UPS cuts 12,000 jobs and mandates a return to the office, news startup Messenger shuts down and leaves employees without severance

Plus, research shows some employees are resentful of RTO decrees.

Greetings, comms pros! Let’s look at a few news stories from the last week and see what we can learn from them.

1.  UPS conducts massive layoffs, orders employees back to their desks

Delivery giant UPS will lay off 12,000 employees, citing economic headwinds, and is ordering office staff back to their desks five days a week beginning in March. According to the Wall Street Journal, the cuts are aimed mostly at management staff and contract workers. The additional return-to-office (RTO) mandate reflects those of many other large companies, part of an ongoing trend calling remote and hybrid workers back to physical offices.

The Wall Street Journal also cited a memo from UPS acknowledging complaints from some on-site staff that they had to be at work five days a week and office staff didn’t.

“By adopting this approach, we recognize the ongoing commitment of our operators and other UPSers who have and continue to work in-person in our facilities five days and sometimes more per week,” the company said in a recent staff memo viewed by The Wall Street Journal.

Layoff comms aren’t always easy. But despite UPS’ return-to-office mandate, which often aren’t too popular with affected employees, the parcel delivery company was wise to frame its RTO as an issue of fairness for all employees and demonstrate that it is listening to feedback. This approach frames the motivation to return employees to their desks as an equity-based mandate for all employees at UPS.

Is that the real reason UPS wants to get employees back at work? Maybe, maybe not. However, positioning the RTO mandate through an equitable lens earns comms some goodwill because it demonstrates that the company is listening. It’ll be interesting to see if other organizations take this lead.

2. News startup The Messenger shuts down, leaving employees without severance or healthcare

News startup The Messenger shut down suddenly this week, despite an investment of over $50 million last year. Worse still, the sudden closure left employees without jobs, severance payments or healthcare coverage to fall back on.

According to The Guardian:

Within hours, the Messenger’s website had been wiped blank, shocking the publication’s hastily laid-off reporters, who had been trying to share links to their work as they suddenly searched for new jobs. Former Messenger journalists and writers from other news organizations criticized the company’s owners for the swift website takedown, calling it disrespectful to former employees.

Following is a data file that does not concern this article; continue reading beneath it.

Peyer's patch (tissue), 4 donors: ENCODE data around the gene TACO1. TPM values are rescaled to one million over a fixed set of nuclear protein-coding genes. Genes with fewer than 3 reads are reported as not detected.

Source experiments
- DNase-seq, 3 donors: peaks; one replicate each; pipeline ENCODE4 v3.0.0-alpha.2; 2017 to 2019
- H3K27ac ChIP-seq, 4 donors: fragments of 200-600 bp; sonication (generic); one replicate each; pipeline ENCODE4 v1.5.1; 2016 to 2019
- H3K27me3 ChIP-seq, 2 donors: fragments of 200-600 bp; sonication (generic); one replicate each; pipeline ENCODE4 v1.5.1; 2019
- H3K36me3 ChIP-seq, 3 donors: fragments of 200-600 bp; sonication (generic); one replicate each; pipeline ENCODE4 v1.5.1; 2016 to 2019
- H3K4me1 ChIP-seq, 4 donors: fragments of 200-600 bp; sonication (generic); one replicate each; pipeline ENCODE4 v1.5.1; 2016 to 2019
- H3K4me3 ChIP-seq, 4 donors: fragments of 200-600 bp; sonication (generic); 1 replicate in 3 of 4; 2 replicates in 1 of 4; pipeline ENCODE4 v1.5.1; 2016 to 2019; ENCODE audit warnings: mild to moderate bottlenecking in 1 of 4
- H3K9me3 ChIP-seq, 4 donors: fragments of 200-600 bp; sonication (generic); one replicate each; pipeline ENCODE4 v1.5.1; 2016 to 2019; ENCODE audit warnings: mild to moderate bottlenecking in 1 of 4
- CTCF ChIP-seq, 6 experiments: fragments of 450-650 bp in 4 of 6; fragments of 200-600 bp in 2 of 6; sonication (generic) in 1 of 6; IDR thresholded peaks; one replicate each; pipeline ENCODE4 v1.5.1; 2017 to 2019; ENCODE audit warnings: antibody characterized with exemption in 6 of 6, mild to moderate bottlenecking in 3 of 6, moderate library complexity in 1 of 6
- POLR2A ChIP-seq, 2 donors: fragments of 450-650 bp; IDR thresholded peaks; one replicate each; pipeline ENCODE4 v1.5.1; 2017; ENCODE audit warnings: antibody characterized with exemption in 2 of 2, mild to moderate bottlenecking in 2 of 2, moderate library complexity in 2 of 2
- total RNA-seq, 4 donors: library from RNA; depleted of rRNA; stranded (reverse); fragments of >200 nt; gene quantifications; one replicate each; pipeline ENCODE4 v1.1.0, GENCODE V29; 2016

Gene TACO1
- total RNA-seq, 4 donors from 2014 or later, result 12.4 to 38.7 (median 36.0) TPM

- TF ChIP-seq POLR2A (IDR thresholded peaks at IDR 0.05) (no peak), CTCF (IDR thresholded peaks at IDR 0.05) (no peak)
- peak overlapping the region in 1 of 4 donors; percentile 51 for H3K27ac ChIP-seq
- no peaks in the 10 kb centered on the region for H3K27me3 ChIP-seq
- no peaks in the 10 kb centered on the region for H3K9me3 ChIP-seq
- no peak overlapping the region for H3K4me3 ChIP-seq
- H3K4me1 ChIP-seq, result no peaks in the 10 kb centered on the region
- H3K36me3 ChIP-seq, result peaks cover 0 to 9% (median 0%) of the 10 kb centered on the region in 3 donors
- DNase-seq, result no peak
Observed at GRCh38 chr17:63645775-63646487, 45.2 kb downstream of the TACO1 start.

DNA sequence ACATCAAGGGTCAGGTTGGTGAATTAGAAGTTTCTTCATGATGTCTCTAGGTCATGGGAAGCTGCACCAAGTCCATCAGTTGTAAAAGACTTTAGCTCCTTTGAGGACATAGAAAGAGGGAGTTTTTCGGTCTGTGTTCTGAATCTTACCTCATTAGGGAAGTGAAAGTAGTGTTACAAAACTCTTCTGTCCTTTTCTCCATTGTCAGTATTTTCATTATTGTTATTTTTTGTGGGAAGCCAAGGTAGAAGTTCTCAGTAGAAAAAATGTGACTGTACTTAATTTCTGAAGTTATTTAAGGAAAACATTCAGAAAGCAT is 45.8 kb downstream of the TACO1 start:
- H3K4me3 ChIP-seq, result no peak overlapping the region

One employee said that the company Slack channel shut down while some were asking questions about healthcare coverage, and others decried the fact that the organization spent big bucks on physical offices when resources could have gone elsewhere.

It’s been a bad go of it for news media recently. But when layoffs or shutdowns happen, there are things to do and not do. Organizations need to be there to answer employee queries and can’t leave people in the dark as to the next steps. Cutting off severance and health insurance is a cold move by the management at the Messenger.

When these things happen, organizations should equip managers and leaders with the facts so they can communicate as much as they can.

3. Employees are paying up to return to the office, and it’s causing resentment: survey

We’ve written about the RTO mandate from the employer’s perspective today, but a recent survey revealed some aspects of it from the employee’s point of view. A survey conducted by Fortune revealed that RTO mandates can cause disruptions to one’s work-life balance, lower trust in an organization, and an overall souring of one’s sense of wellbeing at work.

According to Fortune:

​​While it seems intuitive that people form better working relationships in person, poorly communicated and implemented return-to-office mandates breed resentment toward employers. Resentful employees are less likely to bring their authentic selves to the workplace and less likely to invest in those around them.

The research also found that RTO can also cost employees a lot of money on commuting and other expenses. If employees must come back to the office, remember that you have the power to survey employees and partner with HR to ensure employee experience is considered.   Consider crafting a campaign that emphasizes the positives such as increased connection between employees, more opportunities for work-life balance, and flexibility when possible.

The more humanity you’re able to include in RTO comms, the less likely employees are to feel resentment toward the way such a decision is communicated.

4. How about some good news?

Have a great weekend comms all-stars!

Sean Devlin is an editor at Ragan Communications. In his spare time he enjoys Philly sports, a good pint and ’90s trivia night.

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